In Search of Old Growth is a living film series by filmmaker Chloé Mossessian and composer Hank Midnight.

An old growth forest is one in which the ecosystem has not undergone a major environmental catastrophe— such as wildfire or blight— in a very long time. Signs that you might be walking beneath an old growth canopy include rich biodiversity as well as evidence of decay: a process which feeds the mycorrhizal network so essential to communication between trees. In «Entangled Life» Merlin Sheldrake describes the nature of mycorrhizal networks in forests:

The networks are inconceivably complicated, their implications huge and still poorly understood. Imagine the puzzlement of an extraterrestrial anthropologist who discovered, after decades of studying modern humanity, that we had something called the Internet. It’s a bit like that for contemporary ecologists.
Because the question of when a forest becomes «old growth» remains somewhat elusive, there is no universally accepted manual on how to manage them. However, the cost of «sleeping behind the wheel» when it comes to preserving old growth forests has cataclysmic implications, as they serve an essential function in storing carbon, in purifying water systems, in maintaining healthy nutrient cycles, and in providing a home for a wealth of species of flora and fauna.

In our search for old growth forests, we must account for their absence. Where does our search begin? Perhaps in the most important preservation tool we have — the human imagination.

As a filmmaking duo, we feel a sense of urgency to produce a series that explores the majesty of forests from the perspective of humble students. It is our hope that In Search of Old Growth will provide a space for generative inquiry around forests and our evolving relationship with them.

* Sheldrake, Merlin. Entangled Life: How fungi make our worlds, change our minds and shape our futures (Vintage, 2021). p.13



Artistic Residency, Summer 2023, Pyrenees ⛰

Frontières Nomades
At the invitation of accès)s( cultures électroniques (Pau, FR) and of ETOPIA Center for Art and Technology (Zaragoza, ES), to develop the 3rd film of the In Search of Old Growth series.

Screenings :
In Search of Old Growth #3 : Talking Forest

As part of Festival accès)s(
Cinéma Le Méliès, October 6, 2023

As part of exhibition El mundo es bosque
Etopia, November 2, 2023

Upcoming Workshop
Forêt Cinématographique
Collège Clermont, Pau
November - December 2023

Production Journal


Talking Forest


How does a forest perceive itself? How does a forest dream of itself?

At dawn, the film contemplates Pyrenean borders that old growth forests and humans have been sharing for thousands of years, through vernacular tales, songs in ancient languages and the subterranean wonders of the majestic Ossau Valley.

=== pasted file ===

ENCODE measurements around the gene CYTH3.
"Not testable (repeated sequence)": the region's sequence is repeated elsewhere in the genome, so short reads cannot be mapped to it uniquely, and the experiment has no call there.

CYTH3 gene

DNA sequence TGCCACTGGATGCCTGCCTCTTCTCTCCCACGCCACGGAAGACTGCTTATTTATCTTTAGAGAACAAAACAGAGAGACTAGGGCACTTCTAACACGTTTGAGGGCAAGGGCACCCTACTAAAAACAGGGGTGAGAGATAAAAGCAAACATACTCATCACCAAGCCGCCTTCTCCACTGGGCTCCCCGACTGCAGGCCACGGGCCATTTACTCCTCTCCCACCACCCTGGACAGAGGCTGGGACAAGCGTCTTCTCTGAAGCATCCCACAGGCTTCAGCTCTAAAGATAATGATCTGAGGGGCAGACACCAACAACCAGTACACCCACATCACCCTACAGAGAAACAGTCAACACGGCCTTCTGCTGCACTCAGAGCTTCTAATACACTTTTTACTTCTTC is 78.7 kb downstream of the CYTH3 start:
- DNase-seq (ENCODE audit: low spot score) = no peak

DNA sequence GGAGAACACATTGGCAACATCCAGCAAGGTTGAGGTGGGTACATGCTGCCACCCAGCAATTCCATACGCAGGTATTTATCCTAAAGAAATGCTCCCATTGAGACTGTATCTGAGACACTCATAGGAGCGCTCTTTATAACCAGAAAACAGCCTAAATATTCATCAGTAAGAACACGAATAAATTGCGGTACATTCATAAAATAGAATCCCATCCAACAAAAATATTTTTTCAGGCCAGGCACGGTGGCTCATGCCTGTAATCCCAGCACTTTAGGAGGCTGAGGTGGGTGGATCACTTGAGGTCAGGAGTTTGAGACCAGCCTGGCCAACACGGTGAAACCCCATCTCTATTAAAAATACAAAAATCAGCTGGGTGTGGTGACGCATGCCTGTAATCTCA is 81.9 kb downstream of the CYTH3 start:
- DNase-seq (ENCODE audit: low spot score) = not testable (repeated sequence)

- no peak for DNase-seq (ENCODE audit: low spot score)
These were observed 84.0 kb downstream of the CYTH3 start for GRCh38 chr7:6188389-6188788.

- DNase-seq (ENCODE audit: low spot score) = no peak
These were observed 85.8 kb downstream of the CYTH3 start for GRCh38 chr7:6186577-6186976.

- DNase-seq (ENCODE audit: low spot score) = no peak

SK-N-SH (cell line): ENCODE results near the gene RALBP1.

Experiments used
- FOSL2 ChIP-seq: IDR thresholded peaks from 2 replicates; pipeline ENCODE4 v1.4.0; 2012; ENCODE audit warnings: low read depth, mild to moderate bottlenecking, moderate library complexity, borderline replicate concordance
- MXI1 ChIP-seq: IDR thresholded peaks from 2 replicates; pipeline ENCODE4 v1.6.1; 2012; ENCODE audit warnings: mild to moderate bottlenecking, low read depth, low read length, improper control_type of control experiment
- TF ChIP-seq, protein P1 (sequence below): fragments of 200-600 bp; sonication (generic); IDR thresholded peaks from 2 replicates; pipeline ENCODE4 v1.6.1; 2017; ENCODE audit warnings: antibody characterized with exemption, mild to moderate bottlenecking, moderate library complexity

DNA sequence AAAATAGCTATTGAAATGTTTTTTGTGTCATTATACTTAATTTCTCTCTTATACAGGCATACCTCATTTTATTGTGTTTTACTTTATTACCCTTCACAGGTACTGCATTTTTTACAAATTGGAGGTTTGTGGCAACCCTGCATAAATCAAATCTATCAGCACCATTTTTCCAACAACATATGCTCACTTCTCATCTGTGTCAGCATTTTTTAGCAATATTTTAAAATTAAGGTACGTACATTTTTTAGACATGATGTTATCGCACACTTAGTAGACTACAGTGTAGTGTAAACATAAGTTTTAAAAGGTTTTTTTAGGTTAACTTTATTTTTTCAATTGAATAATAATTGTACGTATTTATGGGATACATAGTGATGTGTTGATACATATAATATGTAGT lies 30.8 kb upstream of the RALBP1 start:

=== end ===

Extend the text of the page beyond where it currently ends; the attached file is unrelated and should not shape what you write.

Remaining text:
Episode made as part of Frontières Nomades artist residency. 
Production: accès)s( cultures électroniques and Etopia Center for Art and Technology

Please contact to receive a private link to the full film.


Manel’s Fountain


In 1896, a shepherd named Manel wrote a poem about a conversation he had with a bird. Manel lived in the French Pyrenees. He planted trees on his mountain — l'Albère. In some of its rocks he engraved guiding notes and poems for travellers across time. We spent an afternoon looking for a fountain that Manel constructed around a natural water source deep in the woods.

Please contact to receive a private link to the full film.

"Tandis que le silence s’appuyait à tous les troncs, la voix de la source nous appelait parmi les ombres obliques du soir. “

“L’eau glisse toujours comme si elle tombait d’une étoile. Celui qui s’y penche y retrouve le visage du vieux berger."

— J.-S. Pons, Le Souvenir de Manel (Concert d'été, 1945)

Excerpts (in French) from “Le Souvenir de Manel” written by catalan poet J.-S. Pons. Read by his grandson, painter Sébastien Frère, recorded by filmmaker Claude Mossessian. Sorède, November 2022. Merci à eux !


Hidden Forests


In each of us lives a hidden forest... Eight persons recount memories of forests through voice recordings, music and images.

A collaborative film with sound recordings by Flore Eckmann, Noa Robin, Alice Narcy, Ken Grinde, Carine Habauzit & Laurène Barnel (LEÏ)

Please contact to receive a private link to the full film.

«I think if the arts somehow take up this story of kinship, connectivity— the relocation of meaning outward into a shared process of rehabilitation— what seems like a depressive set of sacrifices to very little end could instead begin to be represented as a kind of joyful assertion of purpose: a kind of leverage of diversity and difference that we’ve already begun to undertake in so many other cultural sites.»

— Richard Powers (author of The Overstory), in an interview with Ezra Klein for the NYTimes ︎︎︎